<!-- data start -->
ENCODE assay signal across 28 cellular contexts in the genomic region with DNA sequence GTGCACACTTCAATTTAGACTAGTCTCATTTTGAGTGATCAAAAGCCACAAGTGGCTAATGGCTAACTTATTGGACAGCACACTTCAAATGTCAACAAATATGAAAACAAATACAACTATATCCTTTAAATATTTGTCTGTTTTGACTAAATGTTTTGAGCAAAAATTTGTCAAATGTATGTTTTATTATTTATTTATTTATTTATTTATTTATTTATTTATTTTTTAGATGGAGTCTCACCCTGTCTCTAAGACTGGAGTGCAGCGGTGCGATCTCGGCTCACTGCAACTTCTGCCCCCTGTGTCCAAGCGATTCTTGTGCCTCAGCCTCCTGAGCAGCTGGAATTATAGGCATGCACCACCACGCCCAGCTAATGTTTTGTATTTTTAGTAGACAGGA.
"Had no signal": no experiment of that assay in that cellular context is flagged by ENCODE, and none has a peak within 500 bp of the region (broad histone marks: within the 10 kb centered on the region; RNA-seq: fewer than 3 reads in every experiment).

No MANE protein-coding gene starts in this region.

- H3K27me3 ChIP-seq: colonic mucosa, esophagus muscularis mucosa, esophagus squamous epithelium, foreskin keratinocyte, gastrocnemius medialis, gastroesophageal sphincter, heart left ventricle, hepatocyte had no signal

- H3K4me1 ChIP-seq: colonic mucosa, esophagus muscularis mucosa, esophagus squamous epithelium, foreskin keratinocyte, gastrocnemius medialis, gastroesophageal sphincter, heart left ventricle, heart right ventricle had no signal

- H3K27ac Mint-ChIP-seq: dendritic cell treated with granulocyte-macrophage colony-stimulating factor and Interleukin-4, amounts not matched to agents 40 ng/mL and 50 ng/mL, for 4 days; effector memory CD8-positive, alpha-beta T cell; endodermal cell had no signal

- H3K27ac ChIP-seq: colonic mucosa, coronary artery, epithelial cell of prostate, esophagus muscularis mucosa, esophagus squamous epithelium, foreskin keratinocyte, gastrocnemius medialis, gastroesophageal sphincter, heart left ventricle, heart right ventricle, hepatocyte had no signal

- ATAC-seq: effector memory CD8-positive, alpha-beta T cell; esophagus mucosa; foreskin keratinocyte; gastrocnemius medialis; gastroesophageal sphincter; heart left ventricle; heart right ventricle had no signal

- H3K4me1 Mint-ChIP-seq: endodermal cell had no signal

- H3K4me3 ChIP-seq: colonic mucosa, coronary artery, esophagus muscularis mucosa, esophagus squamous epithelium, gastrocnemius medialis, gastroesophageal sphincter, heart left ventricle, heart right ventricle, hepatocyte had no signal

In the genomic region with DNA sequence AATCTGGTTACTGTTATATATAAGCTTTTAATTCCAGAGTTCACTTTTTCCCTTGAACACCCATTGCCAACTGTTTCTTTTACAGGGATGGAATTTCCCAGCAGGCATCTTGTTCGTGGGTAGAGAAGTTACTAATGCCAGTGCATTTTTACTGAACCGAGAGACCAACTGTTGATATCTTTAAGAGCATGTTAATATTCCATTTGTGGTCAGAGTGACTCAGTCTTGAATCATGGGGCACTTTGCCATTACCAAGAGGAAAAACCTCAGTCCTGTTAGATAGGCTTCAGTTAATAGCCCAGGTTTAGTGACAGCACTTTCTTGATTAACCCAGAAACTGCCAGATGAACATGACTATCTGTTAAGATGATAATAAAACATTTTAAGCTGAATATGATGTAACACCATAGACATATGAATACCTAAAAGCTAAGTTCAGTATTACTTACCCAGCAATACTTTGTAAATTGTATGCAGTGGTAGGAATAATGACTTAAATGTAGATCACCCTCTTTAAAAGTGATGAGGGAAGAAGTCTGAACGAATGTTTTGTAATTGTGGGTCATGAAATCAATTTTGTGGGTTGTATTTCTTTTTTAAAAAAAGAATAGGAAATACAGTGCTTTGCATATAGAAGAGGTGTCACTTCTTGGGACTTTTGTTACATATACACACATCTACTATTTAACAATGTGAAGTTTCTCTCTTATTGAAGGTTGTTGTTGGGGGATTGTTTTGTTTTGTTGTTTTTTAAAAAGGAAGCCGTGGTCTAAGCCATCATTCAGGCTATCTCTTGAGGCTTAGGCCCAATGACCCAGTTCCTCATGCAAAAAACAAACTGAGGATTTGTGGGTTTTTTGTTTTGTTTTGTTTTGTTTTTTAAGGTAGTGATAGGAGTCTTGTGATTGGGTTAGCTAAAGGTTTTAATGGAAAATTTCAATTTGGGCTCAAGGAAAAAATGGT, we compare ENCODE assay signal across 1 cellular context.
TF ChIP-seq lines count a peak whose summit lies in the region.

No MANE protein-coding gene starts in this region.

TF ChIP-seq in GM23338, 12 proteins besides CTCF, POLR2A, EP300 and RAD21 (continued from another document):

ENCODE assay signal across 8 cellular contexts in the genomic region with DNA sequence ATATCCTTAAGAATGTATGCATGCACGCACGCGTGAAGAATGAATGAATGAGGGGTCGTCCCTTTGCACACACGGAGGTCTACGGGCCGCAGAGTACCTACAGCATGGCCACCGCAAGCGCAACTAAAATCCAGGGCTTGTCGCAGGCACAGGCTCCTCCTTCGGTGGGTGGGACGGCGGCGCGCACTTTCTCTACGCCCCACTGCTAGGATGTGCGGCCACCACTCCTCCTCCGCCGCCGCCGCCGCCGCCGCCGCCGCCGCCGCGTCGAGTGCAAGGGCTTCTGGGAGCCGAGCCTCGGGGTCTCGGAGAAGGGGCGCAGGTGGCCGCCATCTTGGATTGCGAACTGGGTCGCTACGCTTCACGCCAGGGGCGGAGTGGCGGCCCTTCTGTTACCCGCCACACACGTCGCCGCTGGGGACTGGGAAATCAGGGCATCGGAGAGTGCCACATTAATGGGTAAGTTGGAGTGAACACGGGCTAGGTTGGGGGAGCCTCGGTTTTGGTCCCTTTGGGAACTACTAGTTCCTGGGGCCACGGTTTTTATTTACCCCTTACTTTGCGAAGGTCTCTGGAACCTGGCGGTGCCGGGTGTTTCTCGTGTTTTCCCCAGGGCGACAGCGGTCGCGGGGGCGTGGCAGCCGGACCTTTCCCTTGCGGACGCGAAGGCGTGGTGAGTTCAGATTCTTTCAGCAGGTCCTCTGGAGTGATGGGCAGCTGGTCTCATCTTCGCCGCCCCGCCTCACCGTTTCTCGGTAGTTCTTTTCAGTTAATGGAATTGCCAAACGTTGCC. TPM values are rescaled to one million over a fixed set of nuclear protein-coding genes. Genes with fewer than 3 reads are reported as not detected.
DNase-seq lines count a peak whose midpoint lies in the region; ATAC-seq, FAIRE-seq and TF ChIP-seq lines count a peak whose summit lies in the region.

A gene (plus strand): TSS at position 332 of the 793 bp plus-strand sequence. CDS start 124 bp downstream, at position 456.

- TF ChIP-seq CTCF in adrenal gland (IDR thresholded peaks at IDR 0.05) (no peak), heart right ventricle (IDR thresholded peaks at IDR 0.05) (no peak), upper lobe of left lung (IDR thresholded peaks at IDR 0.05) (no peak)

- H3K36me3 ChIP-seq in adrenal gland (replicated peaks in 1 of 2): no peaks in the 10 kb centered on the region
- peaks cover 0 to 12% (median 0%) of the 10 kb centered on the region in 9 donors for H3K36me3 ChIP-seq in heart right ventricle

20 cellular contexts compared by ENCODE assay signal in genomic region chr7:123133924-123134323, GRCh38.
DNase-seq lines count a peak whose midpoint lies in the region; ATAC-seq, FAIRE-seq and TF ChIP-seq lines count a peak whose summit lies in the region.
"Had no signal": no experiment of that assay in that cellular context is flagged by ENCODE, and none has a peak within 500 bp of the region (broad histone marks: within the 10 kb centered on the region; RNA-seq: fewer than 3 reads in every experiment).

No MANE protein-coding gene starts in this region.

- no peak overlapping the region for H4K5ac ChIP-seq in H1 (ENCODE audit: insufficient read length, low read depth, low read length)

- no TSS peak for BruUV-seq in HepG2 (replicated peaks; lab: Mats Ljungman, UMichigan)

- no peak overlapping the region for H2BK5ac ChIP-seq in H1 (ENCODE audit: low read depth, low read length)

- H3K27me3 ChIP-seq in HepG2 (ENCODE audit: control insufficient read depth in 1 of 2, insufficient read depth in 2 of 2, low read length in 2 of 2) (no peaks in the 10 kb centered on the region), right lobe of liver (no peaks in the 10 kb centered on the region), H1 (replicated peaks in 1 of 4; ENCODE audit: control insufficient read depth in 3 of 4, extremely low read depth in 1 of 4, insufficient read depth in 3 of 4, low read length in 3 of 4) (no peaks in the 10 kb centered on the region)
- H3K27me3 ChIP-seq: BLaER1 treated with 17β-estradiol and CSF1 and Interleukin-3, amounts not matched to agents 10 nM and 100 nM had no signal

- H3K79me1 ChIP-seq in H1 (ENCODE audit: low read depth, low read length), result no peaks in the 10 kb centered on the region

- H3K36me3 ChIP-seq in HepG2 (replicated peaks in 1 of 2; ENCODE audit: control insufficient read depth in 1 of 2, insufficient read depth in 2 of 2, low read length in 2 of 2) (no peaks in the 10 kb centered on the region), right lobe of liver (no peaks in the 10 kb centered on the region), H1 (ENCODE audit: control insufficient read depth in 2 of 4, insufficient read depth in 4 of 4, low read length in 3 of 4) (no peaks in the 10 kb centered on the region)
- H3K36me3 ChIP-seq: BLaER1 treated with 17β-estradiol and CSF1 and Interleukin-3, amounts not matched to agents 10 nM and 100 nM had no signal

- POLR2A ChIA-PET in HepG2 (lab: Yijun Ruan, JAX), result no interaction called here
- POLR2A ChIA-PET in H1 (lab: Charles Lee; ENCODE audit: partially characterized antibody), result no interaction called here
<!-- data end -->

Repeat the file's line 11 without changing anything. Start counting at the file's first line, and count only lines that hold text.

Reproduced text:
In the genomic region with DNA sequence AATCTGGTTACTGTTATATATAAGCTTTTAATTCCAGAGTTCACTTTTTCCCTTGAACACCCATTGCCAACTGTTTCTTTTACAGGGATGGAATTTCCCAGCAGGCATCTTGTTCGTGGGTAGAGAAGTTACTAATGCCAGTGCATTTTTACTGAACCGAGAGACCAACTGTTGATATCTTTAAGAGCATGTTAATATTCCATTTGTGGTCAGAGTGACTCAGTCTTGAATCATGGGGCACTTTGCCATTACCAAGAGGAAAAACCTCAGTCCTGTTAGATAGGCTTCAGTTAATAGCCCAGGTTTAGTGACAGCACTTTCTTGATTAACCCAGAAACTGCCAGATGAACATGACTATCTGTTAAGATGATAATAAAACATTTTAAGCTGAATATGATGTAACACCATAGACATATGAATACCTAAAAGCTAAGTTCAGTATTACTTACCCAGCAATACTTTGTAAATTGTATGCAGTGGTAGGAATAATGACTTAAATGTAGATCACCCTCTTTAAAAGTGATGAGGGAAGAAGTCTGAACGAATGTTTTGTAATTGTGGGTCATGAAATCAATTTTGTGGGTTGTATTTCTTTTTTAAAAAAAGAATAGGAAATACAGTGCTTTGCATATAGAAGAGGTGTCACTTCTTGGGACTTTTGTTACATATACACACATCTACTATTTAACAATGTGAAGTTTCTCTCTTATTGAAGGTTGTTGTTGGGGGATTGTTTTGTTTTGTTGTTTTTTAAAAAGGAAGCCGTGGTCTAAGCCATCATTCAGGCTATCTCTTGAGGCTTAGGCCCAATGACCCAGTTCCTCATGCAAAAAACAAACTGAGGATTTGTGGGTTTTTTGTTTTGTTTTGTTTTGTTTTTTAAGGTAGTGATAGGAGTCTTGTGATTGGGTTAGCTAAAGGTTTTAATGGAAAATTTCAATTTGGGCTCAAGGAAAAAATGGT, we compare ENCODE assay signal across 1 cellular context.